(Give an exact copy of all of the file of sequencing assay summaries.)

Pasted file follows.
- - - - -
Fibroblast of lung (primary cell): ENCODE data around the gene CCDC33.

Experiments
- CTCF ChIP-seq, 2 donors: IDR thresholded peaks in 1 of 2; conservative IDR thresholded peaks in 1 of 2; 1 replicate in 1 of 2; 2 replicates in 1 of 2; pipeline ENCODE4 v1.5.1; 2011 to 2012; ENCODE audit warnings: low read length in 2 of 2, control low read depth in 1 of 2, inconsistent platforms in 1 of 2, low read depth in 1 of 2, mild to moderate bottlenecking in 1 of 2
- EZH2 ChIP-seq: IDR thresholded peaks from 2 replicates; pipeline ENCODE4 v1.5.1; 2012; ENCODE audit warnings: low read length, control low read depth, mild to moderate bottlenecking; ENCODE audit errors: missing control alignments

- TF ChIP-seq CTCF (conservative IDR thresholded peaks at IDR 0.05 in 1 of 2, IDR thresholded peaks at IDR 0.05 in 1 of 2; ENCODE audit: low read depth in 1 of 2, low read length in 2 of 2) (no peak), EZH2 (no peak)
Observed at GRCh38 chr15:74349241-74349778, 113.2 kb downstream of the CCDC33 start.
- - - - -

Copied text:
Fibroblast of lung (primary cell): ENCODE data around the gene CCDC33.

Experiments
- CTCF ChIP-seq, 2 donors: IDR thresholded peaks in 1 of 2; conservative IDR thresholded peaks in 1 of 2; 1 replicate in 1 of 2; 2 replicates in 1 of 2; pipeline ENCODE4 v1.5.1; 2011 to 2012; ENCODE audit warnings: low read length in 2 of 2, control low read depth in 1 of 2, inconsistent platforms in 1 of 2, low read depth in 1 of 2, mild to moderate bottlenecking in 1 of 2
- EZH2 ChIP-seq: IDR thresholded peaks from 2 replicates; pipeline ENCODE4 v1.5.1; 2012; ENCODE audit warnings: low read length, control low read depth, mild to moderate bottlenecking; ENCODE audit errors: missing control alignments

- TF ChIP-seq CTCF (conservative IDR thresholded peaks at IDR 0.05 in 1 of 2, IDR thresholded peaks at IDR 0.05 in 1 of 2; ENCODE audit: low read depth in 1 of 2, low read length in 2 of 2) (no peak), EZH2 (no peak)
Observed at GRCh38 chr15:74349241-74349778, 113.2 kb downstream of the CCDC33 start.